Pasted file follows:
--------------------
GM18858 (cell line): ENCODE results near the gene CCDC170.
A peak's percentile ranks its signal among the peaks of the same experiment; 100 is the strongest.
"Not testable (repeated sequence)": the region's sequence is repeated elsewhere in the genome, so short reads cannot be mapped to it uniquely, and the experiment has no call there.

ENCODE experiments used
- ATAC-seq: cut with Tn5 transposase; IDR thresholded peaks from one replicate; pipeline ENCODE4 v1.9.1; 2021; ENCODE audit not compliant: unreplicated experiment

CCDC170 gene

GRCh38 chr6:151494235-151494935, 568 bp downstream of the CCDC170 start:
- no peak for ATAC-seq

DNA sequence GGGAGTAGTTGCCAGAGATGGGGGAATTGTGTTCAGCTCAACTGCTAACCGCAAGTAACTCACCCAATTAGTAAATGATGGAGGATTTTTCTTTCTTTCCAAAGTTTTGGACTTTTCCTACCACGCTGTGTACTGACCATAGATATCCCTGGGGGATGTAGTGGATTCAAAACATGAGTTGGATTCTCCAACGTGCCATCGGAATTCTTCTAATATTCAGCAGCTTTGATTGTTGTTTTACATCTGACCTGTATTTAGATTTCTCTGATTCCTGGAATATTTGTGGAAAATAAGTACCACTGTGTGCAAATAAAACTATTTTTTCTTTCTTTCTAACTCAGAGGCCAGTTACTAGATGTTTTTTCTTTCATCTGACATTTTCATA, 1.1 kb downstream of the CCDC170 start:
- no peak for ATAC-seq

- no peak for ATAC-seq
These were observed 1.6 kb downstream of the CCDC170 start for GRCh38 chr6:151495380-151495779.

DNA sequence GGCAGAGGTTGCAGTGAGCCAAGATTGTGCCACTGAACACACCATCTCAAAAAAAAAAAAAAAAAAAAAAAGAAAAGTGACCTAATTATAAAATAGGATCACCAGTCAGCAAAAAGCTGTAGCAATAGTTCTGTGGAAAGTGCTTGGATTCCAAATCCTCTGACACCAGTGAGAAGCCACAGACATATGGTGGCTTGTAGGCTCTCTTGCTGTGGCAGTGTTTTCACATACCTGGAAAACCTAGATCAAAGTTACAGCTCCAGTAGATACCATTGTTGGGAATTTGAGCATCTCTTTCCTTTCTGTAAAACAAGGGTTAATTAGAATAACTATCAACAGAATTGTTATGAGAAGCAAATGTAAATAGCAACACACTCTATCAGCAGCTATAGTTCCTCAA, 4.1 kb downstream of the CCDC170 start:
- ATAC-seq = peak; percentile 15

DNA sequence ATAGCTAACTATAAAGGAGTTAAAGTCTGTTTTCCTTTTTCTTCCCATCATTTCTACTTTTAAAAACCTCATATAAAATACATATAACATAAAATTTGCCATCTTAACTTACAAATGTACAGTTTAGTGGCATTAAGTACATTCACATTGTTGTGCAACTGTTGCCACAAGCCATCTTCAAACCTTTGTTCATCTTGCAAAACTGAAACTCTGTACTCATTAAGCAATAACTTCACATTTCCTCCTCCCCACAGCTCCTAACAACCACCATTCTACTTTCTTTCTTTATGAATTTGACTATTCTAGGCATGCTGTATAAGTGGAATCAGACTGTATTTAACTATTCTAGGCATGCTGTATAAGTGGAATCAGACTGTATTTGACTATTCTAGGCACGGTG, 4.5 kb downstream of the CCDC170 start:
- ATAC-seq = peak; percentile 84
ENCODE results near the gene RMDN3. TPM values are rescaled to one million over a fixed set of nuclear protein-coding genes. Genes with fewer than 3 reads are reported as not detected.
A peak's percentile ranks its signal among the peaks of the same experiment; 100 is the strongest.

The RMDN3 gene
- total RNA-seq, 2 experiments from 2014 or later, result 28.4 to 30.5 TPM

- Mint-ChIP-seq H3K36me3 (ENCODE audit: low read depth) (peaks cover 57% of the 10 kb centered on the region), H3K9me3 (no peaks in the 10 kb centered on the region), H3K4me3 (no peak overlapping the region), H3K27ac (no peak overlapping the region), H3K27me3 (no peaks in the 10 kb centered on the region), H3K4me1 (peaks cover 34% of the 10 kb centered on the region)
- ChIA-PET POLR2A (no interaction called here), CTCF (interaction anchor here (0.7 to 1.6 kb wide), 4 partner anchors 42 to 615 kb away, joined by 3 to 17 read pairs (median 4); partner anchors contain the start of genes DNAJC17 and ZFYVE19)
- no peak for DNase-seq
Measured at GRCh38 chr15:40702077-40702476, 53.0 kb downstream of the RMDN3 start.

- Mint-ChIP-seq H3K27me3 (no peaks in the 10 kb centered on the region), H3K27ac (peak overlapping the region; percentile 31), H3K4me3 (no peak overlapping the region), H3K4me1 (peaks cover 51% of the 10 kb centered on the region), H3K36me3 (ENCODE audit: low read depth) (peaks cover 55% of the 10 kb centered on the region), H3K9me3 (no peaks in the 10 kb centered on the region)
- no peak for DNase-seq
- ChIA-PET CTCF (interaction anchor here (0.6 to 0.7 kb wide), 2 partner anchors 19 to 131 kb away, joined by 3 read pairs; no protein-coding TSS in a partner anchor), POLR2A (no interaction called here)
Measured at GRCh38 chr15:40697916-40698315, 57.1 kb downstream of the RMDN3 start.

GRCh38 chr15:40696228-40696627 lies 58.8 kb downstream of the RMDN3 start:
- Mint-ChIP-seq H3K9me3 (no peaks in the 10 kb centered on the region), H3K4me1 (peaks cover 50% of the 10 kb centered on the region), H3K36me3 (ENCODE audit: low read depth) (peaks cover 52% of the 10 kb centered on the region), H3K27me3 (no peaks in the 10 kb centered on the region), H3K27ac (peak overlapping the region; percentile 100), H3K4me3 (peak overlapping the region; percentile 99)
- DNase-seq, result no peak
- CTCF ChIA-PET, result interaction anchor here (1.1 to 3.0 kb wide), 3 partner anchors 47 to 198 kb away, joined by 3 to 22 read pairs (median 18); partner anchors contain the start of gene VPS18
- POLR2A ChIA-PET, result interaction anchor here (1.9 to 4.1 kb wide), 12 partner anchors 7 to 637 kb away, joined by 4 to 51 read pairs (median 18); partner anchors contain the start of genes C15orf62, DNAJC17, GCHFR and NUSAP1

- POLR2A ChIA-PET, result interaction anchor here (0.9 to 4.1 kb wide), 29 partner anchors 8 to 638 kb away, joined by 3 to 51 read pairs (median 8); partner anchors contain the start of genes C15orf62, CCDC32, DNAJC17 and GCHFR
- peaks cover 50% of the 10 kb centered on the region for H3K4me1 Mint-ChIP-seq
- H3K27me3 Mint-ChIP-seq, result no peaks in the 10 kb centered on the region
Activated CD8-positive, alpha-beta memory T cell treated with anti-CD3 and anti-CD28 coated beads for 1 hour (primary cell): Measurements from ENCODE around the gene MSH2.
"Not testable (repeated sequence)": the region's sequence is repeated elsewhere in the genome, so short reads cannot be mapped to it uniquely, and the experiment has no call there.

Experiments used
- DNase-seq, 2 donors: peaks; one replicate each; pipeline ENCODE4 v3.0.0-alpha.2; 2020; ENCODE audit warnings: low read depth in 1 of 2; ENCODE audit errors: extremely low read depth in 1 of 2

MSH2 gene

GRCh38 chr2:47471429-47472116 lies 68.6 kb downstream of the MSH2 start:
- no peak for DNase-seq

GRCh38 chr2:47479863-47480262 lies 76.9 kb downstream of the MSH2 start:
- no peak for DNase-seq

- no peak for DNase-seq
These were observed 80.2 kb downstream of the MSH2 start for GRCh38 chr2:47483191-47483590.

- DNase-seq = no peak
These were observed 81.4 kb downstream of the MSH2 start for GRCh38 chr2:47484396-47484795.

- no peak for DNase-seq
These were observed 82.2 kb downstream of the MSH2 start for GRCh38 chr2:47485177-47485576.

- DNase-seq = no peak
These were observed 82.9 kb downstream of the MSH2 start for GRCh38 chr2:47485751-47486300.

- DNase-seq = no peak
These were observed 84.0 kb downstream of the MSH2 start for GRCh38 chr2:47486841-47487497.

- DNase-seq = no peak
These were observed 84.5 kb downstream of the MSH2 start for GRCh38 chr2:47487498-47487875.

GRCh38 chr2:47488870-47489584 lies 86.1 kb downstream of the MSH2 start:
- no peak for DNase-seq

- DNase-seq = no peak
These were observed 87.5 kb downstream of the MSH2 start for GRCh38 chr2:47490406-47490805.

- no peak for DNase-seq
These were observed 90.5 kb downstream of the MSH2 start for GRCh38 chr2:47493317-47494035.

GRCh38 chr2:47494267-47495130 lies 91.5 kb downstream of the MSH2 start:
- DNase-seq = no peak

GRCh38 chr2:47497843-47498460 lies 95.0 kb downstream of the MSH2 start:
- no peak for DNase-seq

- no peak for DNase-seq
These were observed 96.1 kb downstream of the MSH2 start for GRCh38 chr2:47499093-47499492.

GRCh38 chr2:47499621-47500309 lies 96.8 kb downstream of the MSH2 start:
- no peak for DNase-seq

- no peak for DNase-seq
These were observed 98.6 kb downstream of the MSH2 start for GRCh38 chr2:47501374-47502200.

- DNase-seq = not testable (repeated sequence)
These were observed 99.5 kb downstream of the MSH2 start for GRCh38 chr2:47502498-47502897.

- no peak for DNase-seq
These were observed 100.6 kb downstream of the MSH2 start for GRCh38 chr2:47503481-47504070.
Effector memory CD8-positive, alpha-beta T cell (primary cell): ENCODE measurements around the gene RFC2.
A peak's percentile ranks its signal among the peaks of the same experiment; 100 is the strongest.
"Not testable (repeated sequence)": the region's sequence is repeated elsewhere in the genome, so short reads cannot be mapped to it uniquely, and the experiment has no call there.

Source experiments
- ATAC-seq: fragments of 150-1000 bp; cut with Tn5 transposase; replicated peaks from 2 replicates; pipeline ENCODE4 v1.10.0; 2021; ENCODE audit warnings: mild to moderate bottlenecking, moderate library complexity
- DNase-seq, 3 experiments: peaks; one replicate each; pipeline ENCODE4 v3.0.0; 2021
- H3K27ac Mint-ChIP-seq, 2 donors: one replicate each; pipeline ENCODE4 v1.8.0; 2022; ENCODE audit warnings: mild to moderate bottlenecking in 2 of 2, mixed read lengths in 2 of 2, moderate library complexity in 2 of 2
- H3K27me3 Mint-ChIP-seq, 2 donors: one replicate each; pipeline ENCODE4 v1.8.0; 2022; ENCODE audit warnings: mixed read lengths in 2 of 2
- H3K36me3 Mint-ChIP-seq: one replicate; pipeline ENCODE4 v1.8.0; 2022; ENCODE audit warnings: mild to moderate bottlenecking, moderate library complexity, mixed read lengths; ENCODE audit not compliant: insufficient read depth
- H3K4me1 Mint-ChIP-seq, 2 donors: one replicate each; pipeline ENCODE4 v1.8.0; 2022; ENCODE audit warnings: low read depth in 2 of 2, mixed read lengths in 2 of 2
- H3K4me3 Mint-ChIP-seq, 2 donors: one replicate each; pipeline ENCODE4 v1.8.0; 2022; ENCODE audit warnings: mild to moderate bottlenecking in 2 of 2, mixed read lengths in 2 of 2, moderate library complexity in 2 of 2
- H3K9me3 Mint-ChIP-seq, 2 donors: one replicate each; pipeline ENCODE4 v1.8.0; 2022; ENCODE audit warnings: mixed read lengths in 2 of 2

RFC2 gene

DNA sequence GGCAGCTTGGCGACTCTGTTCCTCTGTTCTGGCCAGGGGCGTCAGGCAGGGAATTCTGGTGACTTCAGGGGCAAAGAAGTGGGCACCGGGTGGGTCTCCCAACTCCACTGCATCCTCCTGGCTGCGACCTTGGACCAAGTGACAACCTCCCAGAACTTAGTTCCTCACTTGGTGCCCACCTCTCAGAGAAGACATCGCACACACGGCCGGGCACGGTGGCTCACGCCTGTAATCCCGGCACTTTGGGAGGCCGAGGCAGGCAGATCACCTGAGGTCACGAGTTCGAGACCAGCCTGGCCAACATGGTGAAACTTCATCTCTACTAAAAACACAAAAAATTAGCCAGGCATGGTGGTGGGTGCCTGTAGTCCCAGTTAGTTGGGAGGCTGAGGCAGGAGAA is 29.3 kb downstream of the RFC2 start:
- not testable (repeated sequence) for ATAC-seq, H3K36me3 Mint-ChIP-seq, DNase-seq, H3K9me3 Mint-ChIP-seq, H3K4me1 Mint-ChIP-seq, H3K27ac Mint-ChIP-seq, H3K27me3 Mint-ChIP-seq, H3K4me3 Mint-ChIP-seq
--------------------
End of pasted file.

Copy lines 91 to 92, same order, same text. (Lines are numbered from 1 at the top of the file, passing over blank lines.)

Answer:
DNA sequence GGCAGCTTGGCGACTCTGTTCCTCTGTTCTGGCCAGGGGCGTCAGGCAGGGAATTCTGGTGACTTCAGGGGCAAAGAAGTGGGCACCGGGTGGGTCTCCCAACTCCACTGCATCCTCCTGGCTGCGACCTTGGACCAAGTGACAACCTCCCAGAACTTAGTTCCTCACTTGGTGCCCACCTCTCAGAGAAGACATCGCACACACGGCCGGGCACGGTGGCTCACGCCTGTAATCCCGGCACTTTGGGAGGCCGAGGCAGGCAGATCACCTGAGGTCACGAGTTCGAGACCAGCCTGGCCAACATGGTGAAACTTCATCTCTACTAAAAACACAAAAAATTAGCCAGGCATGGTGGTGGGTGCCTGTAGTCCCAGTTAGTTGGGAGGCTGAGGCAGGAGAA is 29.3 kb downstream of the RFC2 start:
- not testable (repeated sequence) for ATAC-seq, H3K36me3 Mint-ChIP-seq, DNase-seq, H3K9me3 Mint-ChIP-seq, H3K4me1 Mint-ChIP-seq, H3K27ac Mint-ChIP-seq, H3K27me3 Mint-ChIP-seq, H3K4me3 Mint-ChIP-seq